Modernity, who has his own blog here, is one of a number of Western lefties who are uncertain about how to relate to the Islamic organisations which are a fixture of many progressive campaigns - think anti-war, pro-Palestine, refugees' rights - today.
Muslims have been called 'the Jews of the age of the War on Terror', because of the way they have been scapegoated by the Western media, demonised by unscrupulous politicians, and attacked by white racist groups in the long years since 9/11 and the beginning of George Bush's neo-crusade. It is natural and healthy that many on the left feel sympathy for the Muslim community, and want to make common cause with it.
Modernity, though, believes - and he is not alone - that the left has begun to sell out some of its principles in order to make friends with the leaders of various Muslim organisations. Modernity is particularly scathing about the Socialist Workers Party, which is Britain's largest far left group, because of its relationship with the conservative Muslim Association of Britain, an organisation which doesn't have a lot of time for arguments about a woman's right to choose or the glories of trade unionism.
While the opponents of uncritical rapproachement with religious politics have a point, they don't seem to be making it very well. The method of Modernity and some of his co-thinkers in Britain seems to be withdrawal from activist politics* and the excoriation of 'Islamofascism and its fellow-travellers' from the sidelines. For reasons which escape Modernity, I don't think these methods will bear fruit. Here are some (tidied up) comments I made during the debate on Dave Osler's blog:
You cannot change the minds of others unless you engage with them in a comradely spirit. The way to influence the views of people on the left you disagree with is to work with them in campaigns around issues that unite you, and combine your joint work with constructive criticism. Unless they come from a basic sense of comradeship, criticisms will simply bounce off their targets.
By making it seem like you care more about the behaviour of their small and embattled group than the war criminals in Washington and London you only alienate the angry young people attracted to politics out of an honest desire to oppose war and racism. If anything, your obsessive criticism will reinforce the attitudes you want to oppose.
In the anti-war movement of 2001-2004 I worked closely with Stalinists and Maoists, as well as social democrats, various types of Christians, Islamists, and greenies as part of the Anti Imperialist Colaition and later the Direct Anti War Action group. I had disagreements of various sorts with all these people, but we were generally able to work constructively because we recognised that we were on the same side against the forces which have brought such a catastrophe to the Middle East. And it was an education for me to see that the people who held pro-Stalin and Islamist views were not monsters, but honest activists who for various reasons rooted in the history of the last fifty years had adopted some false viewpoints.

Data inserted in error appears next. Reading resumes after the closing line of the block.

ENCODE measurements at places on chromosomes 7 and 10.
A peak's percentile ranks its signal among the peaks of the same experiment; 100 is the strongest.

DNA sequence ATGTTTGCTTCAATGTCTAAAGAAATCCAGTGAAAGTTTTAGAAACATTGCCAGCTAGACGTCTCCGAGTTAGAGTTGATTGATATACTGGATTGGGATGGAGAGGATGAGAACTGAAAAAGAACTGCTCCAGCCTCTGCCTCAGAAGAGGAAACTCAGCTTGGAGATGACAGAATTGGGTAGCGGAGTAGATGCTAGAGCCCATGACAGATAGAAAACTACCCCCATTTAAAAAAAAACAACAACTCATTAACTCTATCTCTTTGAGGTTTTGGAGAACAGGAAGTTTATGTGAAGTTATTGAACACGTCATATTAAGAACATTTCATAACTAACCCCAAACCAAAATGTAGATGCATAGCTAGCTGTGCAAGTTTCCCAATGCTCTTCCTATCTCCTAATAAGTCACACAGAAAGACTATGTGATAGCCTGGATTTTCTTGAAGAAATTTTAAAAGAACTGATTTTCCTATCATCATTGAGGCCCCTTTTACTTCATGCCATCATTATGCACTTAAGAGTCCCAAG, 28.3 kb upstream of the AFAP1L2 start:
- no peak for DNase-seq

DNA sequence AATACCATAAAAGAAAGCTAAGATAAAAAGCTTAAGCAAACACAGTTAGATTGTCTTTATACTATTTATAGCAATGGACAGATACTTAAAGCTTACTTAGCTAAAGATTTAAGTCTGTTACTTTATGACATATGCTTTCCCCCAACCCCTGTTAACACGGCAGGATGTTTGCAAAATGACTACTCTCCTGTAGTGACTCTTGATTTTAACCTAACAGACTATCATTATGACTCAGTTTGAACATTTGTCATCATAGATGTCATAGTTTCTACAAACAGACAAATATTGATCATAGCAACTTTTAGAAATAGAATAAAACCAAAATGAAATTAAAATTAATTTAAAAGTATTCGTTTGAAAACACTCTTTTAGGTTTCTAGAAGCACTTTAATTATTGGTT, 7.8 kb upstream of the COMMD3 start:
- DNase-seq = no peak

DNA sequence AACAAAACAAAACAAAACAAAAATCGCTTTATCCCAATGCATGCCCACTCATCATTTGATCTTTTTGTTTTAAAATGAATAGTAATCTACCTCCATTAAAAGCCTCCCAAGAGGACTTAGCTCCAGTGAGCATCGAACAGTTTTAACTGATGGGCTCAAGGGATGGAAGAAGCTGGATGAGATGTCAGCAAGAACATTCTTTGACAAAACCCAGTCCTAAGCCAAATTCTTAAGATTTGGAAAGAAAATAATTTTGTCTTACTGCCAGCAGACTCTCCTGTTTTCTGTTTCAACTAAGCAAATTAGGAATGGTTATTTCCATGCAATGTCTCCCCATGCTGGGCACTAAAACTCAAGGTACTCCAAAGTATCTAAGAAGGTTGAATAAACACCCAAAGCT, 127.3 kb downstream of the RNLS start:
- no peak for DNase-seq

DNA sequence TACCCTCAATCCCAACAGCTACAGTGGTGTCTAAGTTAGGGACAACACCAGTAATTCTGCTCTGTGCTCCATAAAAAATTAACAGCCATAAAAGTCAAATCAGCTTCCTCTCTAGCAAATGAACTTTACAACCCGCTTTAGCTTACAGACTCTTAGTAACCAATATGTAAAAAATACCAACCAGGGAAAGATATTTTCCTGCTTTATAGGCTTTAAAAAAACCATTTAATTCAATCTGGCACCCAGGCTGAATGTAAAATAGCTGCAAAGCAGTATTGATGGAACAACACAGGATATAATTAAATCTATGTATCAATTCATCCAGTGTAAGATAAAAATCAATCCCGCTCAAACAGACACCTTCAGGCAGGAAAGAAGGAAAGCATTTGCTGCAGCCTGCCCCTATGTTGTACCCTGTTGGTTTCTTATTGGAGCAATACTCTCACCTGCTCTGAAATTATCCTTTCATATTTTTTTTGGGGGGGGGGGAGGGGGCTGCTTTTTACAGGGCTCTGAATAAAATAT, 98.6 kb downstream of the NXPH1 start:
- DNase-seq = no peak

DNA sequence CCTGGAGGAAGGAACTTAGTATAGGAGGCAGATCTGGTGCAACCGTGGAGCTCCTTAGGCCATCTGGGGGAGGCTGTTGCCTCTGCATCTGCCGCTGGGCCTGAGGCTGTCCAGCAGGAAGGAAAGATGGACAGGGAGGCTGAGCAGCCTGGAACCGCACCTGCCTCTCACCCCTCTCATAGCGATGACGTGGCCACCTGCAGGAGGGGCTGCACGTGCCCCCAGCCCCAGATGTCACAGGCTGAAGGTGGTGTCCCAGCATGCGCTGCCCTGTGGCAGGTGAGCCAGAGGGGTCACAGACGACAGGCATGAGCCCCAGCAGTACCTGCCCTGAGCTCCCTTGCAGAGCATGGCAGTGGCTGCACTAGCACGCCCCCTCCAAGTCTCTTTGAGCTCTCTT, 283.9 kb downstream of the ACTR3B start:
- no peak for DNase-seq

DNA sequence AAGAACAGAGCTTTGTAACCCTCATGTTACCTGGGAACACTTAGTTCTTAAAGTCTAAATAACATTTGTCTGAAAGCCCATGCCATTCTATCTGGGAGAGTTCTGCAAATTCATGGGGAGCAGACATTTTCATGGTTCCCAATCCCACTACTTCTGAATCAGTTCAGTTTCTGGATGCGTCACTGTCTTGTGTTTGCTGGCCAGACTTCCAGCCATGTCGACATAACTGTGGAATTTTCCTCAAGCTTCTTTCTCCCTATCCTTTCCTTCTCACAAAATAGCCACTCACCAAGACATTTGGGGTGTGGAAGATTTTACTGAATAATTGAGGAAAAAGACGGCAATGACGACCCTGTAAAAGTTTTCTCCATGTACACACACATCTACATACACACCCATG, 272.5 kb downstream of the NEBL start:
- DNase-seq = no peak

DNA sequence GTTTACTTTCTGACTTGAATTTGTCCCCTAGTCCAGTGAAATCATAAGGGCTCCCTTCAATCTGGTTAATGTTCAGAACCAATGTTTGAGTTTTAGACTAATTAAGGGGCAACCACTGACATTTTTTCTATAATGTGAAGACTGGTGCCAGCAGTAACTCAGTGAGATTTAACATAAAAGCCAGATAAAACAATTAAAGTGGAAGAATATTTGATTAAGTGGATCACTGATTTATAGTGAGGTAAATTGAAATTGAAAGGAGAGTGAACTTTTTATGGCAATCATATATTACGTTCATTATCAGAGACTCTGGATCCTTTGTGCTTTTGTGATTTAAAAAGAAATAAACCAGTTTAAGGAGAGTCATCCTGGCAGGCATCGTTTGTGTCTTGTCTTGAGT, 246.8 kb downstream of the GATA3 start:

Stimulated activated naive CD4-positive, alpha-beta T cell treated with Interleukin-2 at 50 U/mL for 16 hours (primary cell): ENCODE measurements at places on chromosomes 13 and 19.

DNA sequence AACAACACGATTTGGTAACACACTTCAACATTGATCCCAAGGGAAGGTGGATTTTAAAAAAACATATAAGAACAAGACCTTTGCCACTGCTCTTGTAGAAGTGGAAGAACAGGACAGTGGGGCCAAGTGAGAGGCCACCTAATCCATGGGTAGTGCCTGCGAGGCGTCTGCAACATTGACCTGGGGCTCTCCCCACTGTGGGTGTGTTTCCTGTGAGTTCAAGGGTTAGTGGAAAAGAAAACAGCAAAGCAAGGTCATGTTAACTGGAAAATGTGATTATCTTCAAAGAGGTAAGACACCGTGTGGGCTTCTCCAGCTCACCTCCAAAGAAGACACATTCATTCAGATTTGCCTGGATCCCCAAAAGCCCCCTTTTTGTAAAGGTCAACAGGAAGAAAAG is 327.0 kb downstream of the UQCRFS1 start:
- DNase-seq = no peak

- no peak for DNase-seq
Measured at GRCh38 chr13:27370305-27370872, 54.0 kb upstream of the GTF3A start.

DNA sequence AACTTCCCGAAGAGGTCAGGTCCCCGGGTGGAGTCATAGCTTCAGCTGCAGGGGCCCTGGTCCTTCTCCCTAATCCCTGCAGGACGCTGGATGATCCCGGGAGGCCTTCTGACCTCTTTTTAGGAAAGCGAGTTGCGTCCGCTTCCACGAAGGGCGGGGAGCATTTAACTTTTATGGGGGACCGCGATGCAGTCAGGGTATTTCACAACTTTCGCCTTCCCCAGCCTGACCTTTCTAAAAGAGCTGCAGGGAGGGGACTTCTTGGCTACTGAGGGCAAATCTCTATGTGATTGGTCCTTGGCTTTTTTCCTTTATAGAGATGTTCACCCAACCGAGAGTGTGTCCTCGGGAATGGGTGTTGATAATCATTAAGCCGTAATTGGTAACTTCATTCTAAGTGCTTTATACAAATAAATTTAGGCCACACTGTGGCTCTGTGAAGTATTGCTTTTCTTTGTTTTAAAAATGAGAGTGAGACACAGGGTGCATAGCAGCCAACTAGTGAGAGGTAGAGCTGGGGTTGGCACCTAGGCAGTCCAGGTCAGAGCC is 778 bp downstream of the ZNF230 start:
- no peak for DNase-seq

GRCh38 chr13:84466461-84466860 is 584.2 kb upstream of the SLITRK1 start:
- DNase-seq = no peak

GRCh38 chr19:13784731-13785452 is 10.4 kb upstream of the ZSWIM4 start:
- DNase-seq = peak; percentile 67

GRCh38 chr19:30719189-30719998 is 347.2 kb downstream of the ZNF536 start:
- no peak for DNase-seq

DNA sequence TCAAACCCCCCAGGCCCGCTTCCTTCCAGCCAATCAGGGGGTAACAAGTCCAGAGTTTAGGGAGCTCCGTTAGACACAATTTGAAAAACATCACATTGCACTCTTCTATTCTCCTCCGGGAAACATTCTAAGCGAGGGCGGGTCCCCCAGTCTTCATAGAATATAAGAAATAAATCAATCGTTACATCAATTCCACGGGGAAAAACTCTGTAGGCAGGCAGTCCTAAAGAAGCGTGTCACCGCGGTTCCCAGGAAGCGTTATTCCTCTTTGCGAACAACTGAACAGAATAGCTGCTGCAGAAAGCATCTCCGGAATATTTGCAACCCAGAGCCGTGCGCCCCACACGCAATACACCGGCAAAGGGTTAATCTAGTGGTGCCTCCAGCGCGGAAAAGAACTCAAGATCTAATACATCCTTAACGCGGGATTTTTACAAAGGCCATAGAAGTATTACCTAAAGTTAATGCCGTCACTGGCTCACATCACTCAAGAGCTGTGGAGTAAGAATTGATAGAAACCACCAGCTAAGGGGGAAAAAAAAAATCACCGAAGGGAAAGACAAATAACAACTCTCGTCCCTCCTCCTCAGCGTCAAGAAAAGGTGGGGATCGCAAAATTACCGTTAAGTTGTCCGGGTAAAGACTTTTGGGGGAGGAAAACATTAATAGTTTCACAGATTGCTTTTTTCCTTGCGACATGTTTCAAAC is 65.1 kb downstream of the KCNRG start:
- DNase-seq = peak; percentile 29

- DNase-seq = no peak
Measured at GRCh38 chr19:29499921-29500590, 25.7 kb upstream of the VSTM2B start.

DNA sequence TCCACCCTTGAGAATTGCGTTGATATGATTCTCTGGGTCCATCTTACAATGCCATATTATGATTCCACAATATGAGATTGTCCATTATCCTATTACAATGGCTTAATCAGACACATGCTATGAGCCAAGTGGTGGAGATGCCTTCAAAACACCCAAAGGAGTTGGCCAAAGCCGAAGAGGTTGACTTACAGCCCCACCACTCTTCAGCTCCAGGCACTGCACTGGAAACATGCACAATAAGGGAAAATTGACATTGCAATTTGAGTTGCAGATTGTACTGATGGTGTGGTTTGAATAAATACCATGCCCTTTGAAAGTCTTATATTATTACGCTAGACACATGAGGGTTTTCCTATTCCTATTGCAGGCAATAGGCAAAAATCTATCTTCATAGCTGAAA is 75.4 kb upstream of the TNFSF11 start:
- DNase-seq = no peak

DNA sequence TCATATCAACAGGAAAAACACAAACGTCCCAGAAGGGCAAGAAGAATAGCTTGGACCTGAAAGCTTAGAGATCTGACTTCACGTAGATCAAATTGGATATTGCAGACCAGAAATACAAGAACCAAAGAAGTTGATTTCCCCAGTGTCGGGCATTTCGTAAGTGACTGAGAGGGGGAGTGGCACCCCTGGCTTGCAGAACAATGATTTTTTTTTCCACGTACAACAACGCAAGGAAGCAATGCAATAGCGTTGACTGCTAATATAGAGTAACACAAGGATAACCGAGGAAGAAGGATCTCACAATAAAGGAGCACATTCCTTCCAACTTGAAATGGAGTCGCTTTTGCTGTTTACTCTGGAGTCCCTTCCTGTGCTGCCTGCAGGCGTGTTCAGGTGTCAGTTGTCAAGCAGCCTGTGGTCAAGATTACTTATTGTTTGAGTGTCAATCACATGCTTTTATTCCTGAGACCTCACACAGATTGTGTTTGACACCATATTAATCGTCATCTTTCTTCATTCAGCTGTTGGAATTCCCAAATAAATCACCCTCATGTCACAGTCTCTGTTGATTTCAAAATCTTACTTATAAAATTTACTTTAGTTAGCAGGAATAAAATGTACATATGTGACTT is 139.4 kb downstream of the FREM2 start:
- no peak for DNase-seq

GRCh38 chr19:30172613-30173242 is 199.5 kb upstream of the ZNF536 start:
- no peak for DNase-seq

There were numerous occasions when those of us on the secular left were able to challenge some of the tenets of Islamist politics, because we had formed a comradely relationship with Islamists opposed to war and racism. For instance, after the second attack on Fallujah and a number of brutal Israeli assassinations in Gaza we established a series of pickets of the local US consulate. For a week or so we were getting hundreds of people, mostly from the Arab community, outside the consulate at night.
We always had a policy of an open mike at protests, and we would pro-actively encourage people new to the protests we organised to come forward and speak. After a couple of nights we were able to get women speaking on the open mike - I thought this was a very interesting development, given the low-profile role that women had played at some other events in which Islamist groups had participated.
At the same time as we tried to get women to speak on the open mike, some of us handed out literature which advanced a secular, socialist approach to the crises in Palestine and Iraq - literature that discussed the history of the secular left in Iraq, the inheritance of the secular 1958 anti-imperialist revolution in Iraq, and the contribution made today in Iraq by the Worker Communist Party, which opposes both religious fundamentalism and imperialist occupation.
Later some of us organised a day school where we held a debate called 'Socialism vs Islamism: which is the best way to defeat imperialism?' during which we took on some female supporters of Islamism. But we were only able to draw people like this into debate because we had first formed some sort of comradeship with them by campaigning together against the imperialist wars that were bringing such misery to their homelands.
Maybe you should think about getting involved in one of the organisations in your community that opposes war and racism? That way you might be able to win the respect of some of the people you want to influence.
*And yes, before those of you who know me shout 'Hypocrite!', let me concede: I'm doing bugger all in the field of activism at the moment. After I knock off this PhD...